Last weekend I spent time at both temples: on Saturday I offered the zazen instruction at City Center, and had a much larger crowd than I thought would be the case for a holiday weekend. The Buddha Hall also filled for the talk, which was given by Norman, and I recognised a few of his long-time students. I did not stay, as I had to get some food in for the weekend, and turn around to get to the roam around the Presidio in the afternoon, which was also well attended, and another very enjoyable occasion in mostly warm sunshine.
I might have been more tempted to stay had I not had an inkling (correctly it turned out) that he was also giving the talk at Green Gulch on Sunday. I had an appointment with Fu, and had every intention of being early enough to attend the talk as well.
Having made the appointment a few weeks ago, I did not suspect that I would be needing to wear my favourite winter cycling jacket for a journey at the end of May: as it turned out, there was wind and rain forecast for Sunday. The wind woke me up the night before, and since, unlike the Zen-a-thon ride, I could not be guaranteed any company to cross the bridge with, I decided early on that I would take the bus over to Sausalito (having discovered that the ferries don’t run very early on Sunday).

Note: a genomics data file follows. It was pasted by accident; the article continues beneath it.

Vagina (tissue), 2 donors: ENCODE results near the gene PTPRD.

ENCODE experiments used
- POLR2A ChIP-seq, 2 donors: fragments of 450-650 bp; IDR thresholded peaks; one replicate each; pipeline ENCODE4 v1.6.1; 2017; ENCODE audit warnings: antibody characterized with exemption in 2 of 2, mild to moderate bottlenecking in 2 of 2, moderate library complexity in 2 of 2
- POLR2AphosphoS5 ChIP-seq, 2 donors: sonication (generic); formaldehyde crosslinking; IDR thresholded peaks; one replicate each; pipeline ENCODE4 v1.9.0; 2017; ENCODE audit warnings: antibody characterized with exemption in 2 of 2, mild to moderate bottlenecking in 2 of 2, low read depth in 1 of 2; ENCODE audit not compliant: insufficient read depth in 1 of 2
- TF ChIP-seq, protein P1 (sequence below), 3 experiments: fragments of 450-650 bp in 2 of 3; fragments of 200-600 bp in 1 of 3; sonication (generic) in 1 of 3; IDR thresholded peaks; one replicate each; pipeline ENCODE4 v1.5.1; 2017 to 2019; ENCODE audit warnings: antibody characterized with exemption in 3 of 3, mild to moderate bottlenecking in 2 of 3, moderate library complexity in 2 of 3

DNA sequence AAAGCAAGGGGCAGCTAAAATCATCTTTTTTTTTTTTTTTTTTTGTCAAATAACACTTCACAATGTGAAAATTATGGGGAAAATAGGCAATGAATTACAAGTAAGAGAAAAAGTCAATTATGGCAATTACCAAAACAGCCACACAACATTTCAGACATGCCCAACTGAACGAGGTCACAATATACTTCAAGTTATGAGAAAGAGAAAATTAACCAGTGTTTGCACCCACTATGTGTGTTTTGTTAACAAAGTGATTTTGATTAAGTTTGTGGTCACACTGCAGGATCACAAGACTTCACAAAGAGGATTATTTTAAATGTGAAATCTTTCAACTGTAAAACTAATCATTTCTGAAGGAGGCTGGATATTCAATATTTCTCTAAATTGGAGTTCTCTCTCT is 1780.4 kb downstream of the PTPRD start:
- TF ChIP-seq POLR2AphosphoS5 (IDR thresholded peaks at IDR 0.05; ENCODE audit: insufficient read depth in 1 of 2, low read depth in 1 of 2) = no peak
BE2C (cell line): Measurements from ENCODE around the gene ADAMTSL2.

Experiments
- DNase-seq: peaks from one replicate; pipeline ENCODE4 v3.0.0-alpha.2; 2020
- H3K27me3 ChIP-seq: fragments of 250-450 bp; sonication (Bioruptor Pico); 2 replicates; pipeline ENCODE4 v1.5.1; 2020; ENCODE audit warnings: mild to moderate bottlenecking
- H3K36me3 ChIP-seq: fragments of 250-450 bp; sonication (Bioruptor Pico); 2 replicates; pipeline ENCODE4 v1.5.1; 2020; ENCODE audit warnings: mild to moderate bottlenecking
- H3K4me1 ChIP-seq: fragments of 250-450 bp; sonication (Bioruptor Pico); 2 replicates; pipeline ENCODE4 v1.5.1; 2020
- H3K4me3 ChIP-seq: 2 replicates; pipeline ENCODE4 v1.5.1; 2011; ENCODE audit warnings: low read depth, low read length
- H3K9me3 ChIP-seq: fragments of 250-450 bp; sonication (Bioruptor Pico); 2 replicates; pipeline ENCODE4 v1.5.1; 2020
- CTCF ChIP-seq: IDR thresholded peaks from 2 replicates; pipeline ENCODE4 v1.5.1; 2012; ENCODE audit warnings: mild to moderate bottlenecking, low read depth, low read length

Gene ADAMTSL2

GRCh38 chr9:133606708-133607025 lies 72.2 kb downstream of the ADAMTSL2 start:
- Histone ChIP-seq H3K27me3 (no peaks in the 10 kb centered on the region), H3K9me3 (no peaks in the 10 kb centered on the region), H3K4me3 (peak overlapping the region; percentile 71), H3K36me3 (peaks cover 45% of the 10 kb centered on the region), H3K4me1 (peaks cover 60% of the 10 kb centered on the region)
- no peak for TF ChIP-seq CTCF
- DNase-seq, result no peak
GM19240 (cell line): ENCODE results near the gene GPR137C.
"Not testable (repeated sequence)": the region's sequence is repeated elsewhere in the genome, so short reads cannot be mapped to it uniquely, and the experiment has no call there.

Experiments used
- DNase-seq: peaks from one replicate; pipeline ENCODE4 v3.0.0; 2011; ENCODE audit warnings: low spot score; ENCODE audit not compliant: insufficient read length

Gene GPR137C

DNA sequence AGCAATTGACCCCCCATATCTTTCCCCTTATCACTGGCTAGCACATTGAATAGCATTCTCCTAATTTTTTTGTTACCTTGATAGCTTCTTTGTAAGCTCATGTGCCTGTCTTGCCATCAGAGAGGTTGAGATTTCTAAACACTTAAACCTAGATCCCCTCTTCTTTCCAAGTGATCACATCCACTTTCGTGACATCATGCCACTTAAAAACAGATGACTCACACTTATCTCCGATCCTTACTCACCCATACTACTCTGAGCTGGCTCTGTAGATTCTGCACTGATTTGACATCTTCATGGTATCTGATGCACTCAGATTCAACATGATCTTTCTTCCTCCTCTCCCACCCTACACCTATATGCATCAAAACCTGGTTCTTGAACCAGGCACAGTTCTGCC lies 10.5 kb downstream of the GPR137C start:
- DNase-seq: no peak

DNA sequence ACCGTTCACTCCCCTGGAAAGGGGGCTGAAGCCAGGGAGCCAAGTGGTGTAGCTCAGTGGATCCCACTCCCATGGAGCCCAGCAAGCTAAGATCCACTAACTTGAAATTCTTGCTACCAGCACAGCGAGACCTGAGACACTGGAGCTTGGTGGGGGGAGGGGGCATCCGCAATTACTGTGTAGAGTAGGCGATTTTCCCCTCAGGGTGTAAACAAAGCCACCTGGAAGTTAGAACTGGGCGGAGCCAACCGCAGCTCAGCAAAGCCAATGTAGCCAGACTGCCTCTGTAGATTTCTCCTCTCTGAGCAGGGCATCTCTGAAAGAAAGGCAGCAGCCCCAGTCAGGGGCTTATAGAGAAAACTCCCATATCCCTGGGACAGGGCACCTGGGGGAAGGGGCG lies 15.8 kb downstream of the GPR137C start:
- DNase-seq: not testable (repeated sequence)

As I started riding on the bike path north of Sausalito, there was just a hint of rain, and clouds loomed over Mount Tam, but there was also blue sky to be seen, and in the end it was a dry ride. Not without frustrations though: as I started the climb out of Mill Valley (on the back roads, rather than Highway 1), within a couple of minutes one driver had passed me at speed, another too close, a third while looking at his phone and a fourth while drinking coffee… this is the kind of thing that makes me glad I can also find car-free stretches of riding, such as I took on Friday along Crystal Springs south of the city.
Norman spoke about his new book (I assume the publication had been timed so he could do his speaking tour after his three months at Tassajara). He told some wonderful stories, but the detail that stuck with me was him talking about virya paramita, which I have usually heard translated as diligence or vigour. I have written elsewhere about how this particular practice resonates with me, and I still have Daigaku’s calligraphy on my wall at home. He translated it as joyful effort, and that very much struck home.
I mentioned this to Fu afterwards, and she had also taken note of it, as well as agreeing that what are we doing this for if not joy? It was good to check in with her again after a few months, and to catch up with people at lunch, including, as always it seems now, people I had not expected to see back in the temple.
Alcatraz from the window of the bus, crossing the bridge, with heavy skies.
Mount Tam from Richardson Bay, as it was almost raining.